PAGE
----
“My True Love Hath My Heart” by Joanna Bourne: A jeweler from Antwerp is masquerading as a maid to find a stolen jewel, with the unexpected help of her former lover…a nobleman who works for the foreign office.

“A Scottish Carol” by Susan King: A doctor finds out his prize pupil is his old flame in disguise, and they reconnect while snowed-in over the holiday.

“Christmas Larks” by Patricia Rice: An ill nobleman is cared for by his childhood friend, whom he doesn’t know has inherited his house. She doesn’t know how to tell him that his home will soon be an orphanage.

“In the Bleak Midwinter” by Mary Jo Putney: An injured soldier’s childhood sweetheart makes a last attempt to pull him out of seclusion.

“Old Flames Dance” by Cara Elliott: A couple previously kept apart by their families get a second chance at their romance when the widowed lady returns from India.

“A Season for Marriage” by Nicola Cornick: A couple who married after being caught in a “compromising” position (he was comforting her) attempt to put their marriage on the right track despite misunderstandings.

“Miss Finch and the Angel” by Jo Beverly: A flirtatious nobleman takes an interest in their hostess’s mousey companion, who has a checkered past.

“Mistletoe Kisses” by Anne Gracie: A young lady preparing to leave her home to its new owner enjoys one last Christmas before becoming a teacher at a girl’s seminary. She is joined by a brother and sister whose carriage is wrecked on the way to the ball.

MY TWO CENTS: These short romances are believable because most of the characters already knew each other pre-story. While the majority of the couples are becoming reacquainted, there are only a few “love at first sight” that proceed without too much relationship development. The stories are also pretty clean, with either no sex or very little description.

I’m familiar with a few of these authors, and a couple are even on my auto-buy list. I would not say these stories are my favorite of their work, but there is a certain joyfulness about them. Most of the characters feel that they’ve missed their chances at love with a particular person, or a happy family life, or a home. It’s nice to see wishes come true in a Christmasy way.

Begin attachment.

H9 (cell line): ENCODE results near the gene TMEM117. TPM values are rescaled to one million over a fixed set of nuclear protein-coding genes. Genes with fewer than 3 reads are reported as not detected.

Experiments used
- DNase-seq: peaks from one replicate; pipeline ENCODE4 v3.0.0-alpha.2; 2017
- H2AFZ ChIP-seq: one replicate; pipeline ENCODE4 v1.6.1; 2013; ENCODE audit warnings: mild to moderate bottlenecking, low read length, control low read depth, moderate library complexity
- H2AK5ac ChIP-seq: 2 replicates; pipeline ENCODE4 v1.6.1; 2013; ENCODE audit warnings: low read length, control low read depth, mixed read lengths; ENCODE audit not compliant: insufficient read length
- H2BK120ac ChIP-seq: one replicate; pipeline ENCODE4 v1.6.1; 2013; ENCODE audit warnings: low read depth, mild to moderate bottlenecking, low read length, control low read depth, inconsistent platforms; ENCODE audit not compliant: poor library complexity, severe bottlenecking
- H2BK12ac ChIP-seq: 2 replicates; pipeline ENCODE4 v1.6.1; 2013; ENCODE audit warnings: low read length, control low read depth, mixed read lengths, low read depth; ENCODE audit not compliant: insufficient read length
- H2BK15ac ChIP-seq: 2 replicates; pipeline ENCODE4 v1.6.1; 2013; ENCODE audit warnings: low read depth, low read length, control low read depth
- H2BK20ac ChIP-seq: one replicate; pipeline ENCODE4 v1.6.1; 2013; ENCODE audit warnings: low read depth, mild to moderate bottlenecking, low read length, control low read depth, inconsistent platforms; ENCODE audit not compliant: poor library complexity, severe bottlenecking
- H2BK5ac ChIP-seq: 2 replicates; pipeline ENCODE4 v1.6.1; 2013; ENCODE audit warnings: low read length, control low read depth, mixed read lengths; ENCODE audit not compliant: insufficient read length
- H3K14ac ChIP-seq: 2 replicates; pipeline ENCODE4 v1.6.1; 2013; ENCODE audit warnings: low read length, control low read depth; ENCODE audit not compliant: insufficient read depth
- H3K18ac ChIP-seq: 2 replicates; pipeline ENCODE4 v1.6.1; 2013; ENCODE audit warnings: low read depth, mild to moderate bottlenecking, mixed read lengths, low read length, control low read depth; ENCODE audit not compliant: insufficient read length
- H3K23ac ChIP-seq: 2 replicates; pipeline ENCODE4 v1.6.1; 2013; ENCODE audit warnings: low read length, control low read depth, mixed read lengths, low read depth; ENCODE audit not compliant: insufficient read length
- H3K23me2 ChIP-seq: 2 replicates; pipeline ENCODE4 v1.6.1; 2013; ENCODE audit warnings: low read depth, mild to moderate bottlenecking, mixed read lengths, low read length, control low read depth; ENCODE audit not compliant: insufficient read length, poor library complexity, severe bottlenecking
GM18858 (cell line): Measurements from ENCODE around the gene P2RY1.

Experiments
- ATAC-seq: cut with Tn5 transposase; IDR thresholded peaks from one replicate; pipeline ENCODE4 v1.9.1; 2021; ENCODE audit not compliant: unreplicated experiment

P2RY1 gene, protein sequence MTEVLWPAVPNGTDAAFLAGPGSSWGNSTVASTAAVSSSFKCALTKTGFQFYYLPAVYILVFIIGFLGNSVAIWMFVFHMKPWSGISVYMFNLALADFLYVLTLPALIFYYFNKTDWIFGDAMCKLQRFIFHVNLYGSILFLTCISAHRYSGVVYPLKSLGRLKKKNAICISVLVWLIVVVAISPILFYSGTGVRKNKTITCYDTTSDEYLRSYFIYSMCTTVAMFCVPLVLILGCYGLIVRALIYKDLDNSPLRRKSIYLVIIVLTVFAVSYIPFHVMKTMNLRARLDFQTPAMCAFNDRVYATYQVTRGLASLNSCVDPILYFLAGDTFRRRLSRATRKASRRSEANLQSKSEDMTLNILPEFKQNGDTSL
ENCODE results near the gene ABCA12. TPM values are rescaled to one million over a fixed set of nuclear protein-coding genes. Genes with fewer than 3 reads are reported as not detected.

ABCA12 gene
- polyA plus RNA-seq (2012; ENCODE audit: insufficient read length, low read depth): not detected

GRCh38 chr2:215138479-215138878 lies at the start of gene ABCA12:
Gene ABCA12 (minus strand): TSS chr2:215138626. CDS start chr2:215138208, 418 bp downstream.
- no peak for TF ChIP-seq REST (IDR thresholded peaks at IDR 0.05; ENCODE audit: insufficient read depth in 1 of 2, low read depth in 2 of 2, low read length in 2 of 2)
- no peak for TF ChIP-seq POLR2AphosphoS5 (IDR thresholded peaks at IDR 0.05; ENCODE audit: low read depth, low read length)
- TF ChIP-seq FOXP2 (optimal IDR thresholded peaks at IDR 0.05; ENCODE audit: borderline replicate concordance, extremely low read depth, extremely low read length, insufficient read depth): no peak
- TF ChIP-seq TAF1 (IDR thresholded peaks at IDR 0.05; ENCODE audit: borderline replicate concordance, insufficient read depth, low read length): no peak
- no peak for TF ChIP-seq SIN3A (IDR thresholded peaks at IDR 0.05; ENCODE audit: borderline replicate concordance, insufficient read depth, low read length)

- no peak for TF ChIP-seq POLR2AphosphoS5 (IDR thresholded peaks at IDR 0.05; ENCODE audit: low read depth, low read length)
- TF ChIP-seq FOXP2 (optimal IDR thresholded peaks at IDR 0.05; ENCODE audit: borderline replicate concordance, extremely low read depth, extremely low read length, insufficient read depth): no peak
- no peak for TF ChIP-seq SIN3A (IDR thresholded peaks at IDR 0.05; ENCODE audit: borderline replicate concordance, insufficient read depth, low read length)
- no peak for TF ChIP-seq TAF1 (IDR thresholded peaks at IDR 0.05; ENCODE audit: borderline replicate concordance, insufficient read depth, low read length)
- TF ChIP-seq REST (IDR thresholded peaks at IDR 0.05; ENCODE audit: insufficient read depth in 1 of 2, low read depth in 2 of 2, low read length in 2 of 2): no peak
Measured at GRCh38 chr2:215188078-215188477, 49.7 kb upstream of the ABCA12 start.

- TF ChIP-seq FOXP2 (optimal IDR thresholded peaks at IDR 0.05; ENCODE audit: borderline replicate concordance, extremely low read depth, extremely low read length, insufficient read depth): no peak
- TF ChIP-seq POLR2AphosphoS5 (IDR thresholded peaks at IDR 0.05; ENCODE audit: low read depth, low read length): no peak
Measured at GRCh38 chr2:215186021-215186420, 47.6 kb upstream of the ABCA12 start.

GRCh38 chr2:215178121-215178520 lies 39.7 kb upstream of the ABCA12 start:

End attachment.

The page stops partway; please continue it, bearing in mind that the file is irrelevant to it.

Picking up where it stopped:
For most anthologies, I’d recommend reading the stories very gradually. In this book, however, the stories are all connected, so you’re better off reading them all together at one time. For example, the ball is thrown by the good-hearted Lady Holly, who is celebrating her 50th ball. She links all the characters together. The characters are mentioned in one another’s stories, and sometimes play a more major part. (For instance, three of the stories focus on three siblings as the main characters.)

BOTTOM LINE: If you’re in the mood for short Christmas romances, this is your book. If anthologies aren’t your thing and you like more relationship development than what you find in a short story, skip it.

TEACUP RATING: Three-and-a-half to four out of five teacups. Some stories are more enjoyable than others, but all are fairly uplifting in the Christmas theme.

ON SALE DATE: Available now in paperback and eformats.

Note: Review is based on an ARC provided by the publisher via Netgalley in exchange for an honest review.

Married to a Perfect Stranger by Jane Ashford

I’d never read a Jane Ashford book, and the premise sounded interesting…two “normal” people readjusting to marriage after a prolonged separation. But I think I wanted it to be more interesting than it actually turned out to be.

Married to a Perfect Stranger Front Cover (Sourcebooks)

Married to a Perfect Stranger Front Cover (Sourcebooks)

THE PLOT: John and Mary were more or less bullied into an “acceptable” marriage by their overwhelming, managing families. Then John goes on a business voyage to China and is gone for 180months. Mary settles into managing her own life and becomes self-sufficient. John comes home, expecting a meek, submissive wife, and is surprised with someone who reminds him unpleasantly of their mothers. They have to come to terms with their marriage and possibly find happiness while overcoming obstacles such as John’s work nemesis. Although Mary is a talented portrait artist, putting her on the spot at a ball results in her insulting her hostess, who just happens to be Lady Castlereagh. This causes more problems for John at work, just when he is hoping to move up to greater importance.